10 Mimicry – When organisms copy or imitate each other. Can be two types: Mullerian mimicry is when poisonous organisms share the same warning patterns or colours. Examples are the patterns of black with yellow or orange used by frogs, bees and monarch butterflies. Batesian mimicry is when the organism is not poisonous but copies or mimics the poisonous one. It is behaving like a fraud. Examples are caterpillars looking like vipers or octopuses mimic sea snakes by swimming with equal number of tentacles in front as well as behind them.

11 1) Predator/Prey Relationships Camouflage is when an organism hides itself in or around its surroundings and blends in by taking on a similar appearance. The organism can do this by using colour, shape or texture. Examples include stick insects, pepper moths, chameleons, (the game ‘Where’s Wally’ works on the camouflage principle). Not good camouflages!! Better!!

12 2) Parasite/Host Relationships This common form of symbiosis, consists of one organism benefiting to the detriment of another. There are two forms: This is when the parasite lives outside the host body. Examples include ticks, fleas and fungal skin infections EndoparasitismEctoparasitism This is when the parasite lives inside the hosts body. Examples include tapeworm, liver flukes, bacteria and viruses

13 Fleas are parasites because they suck blood from other animals. Usually a particular species of flea will bite a different kind of animal, unless they get really hungry! Their cuticle has to be thick as their host is always trying to kill them. Many bug sprays will kill the adult but not the eggs, so fleas are hard to get rid of. Note the small eyes. Why don’t they need good eyesight? Their bodies are narrow to fit easily through hair and fur. Fleas can spread disease - the most famous being the plague or Black Death. x180 2) Parasite/Host Relationships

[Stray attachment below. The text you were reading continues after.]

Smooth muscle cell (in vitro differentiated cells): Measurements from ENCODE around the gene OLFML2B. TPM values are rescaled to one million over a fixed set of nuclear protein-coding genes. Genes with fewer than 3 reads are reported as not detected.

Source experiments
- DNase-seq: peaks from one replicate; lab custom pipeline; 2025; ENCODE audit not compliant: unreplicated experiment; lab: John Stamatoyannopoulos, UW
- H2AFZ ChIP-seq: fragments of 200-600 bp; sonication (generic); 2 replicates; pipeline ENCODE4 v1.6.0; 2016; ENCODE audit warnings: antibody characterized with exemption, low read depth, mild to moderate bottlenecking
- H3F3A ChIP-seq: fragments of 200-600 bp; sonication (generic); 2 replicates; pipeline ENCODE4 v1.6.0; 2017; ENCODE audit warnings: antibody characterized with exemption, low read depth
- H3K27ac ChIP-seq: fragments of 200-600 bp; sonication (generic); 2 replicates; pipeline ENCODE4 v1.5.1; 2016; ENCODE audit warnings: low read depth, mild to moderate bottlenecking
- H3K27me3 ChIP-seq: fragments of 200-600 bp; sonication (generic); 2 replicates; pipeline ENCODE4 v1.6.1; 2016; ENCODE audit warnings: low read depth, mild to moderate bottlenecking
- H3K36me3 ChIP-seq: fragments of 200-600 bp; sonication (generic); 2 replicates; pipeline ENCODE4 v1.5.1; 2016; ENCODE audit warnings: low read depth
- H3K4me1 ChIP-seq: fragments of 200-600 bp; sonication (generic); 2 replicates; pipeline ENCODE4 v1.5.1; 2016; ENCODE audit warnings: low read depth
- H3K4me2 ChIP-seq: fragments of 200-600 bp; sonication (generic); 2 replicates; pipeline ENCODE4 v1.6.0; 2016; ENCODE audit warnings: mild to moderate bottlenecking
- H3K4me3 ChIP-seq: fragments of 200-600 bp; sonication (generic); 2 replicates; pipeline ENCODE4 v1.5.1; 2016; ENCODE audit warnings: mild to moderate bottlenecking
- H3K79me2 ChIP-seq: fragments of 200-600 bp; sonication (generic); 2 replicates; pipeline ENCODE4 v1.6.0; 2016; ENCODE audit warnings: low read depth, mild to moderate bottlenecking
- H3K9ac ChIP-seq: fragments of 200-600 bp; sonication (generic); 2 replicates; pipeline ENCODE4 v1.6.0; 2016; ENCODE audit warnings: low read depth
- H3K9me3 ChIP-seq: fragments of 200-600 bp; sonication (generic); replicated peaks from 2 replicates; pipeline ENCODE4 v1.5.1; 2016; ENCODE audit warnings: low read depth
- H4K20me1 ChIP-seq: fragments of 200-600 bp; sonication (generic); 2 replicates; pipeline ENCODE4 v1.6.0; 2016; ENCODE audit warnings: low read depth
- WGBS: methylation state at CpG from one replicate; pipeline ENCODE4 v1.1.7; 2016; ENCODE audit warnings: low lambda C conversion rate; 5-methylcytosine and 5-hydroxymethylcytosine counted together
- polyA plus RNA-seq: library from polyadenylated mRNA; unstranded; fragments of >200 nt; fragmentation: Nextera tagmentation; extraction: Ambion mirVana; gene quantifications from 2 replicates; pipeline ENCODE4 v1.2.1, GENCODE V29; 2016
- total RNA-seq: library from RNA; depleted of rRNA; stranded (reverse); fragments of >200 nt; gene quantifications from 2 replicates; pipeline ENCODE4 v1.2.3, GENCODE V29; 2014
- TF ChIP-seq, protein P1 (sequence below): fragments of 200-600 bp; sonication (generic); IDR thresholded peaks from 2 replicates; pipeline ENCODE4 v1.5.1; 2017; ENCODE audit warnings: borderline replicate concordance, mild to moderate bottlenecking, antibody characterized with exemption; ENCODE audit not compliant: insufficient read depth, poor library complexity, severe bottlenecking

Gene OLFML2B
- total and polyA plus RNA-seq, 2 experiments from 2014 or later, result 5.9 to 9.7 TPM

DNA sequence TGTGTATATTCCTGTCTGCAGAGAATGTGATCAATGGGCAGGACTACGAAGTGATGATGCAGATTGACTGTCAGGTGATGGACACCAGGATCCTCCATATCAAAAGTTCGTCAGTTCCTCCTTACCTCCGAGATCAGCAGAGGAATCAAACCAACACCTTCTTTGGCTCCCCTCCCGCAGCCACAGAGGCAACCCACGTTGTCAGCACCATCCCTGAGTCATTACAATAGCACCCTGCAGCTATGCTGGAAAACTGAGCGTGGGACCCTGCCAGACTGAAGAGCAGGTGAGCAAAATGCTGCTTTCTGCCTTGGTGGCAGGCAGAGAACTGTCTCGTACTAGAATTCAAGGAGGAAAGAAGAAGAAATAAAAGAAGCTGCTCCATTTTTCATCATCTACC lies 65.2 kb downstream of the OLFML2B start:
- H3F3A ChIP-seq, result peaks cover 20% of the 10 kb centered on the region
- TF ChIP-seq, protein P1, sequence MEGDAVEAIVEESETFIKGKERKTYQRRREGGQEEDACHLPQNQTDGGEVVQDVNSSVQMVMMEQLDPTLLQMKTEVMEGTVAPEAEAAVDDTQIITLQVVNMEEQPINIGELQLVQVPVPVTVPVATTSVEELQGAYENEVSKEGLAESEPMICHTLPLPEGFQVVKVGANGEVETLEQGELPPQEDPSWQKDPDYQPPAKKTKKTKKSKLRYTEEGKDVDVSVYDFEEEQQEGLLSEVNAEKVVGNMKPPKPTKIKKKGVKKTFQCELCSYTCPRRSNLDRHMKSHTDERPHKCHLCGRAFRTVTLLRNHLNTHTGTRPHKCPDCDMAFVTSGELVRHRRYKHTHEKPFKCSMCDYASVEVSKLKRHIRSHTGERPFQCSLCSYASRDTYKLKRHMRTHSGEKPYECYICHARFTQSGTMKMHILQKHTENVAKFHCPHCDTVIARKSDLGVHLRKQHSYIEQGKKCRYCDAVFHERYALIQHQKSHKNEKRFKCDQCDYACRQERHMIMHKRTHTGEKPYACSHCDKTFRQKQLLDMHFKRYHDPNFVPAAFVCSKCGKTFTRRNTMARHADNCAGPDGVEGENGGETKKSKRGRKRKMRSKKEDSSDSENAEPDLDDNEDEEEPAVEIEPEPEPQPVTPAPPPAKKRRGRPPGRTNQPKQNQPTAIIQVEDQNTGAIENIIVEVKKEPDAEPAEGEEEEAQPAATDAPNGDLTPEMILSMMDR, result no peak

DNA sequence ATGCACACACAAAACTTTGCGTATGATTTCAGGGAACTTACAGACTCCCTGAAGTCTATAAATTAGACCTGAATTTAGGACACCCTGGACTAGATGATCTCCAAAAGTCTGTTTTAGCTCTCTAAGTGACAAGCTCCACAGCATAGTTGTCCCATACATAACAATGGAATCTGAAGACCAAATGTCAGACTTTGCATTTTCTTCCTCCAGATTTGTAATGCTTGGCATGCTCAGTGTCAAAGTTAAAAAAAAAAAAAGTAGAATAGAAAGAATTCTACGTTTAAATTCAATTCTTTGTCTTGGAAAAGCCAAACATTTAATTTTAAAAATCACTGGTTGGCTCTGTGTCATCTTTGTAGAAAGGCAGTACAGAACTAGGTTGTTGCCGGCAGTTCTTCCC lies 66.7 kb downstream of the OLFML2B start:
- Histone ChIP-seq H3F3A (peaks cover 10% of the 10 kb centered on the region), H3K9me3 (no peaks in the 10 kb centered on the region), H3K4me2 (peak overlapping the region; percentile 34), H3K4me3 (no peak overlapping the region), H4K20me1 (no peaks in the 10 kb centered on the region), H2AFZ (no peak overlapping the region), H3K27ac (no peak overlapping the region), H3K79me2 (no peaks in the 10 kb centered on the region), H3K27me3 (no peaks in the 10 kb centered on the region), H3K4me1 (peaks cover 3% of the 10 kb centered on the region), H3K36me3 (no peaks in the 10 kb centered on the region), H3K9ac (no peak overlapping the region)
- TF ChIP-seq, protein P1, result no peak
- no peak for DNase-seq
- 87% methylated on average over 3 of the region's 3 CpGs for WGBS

14 3) Allelopathy This is a relationship where one organism directly hinders or stops the growth of another by releasing chemicals It occurs most often between plants and botanists initially thought it was simply competition of resources that allowed one species to dominate an area over another Now, agriculturalists are exploring the possibility of using allelochemicals as growth regulators and natural pesticides for crop growing

15 3) Allelopathy Plants can release allelochemicals through the roots... …or through the leaves

16 3) Allelopathy Several species of sage (Salvia) use chemicals to inhibit the growth of other vegetation. Sage is often surrounded by bare areas separating them from adjacent grasses, they grow into the bare areas pushing grasses further back. The chemical that is produced by the sage leaves gives it the quality of a spice. Another example of allelopathy is the production of flammable oils by eucalyptus trees; the oils promote frequent fires, which kill seedlings of competitors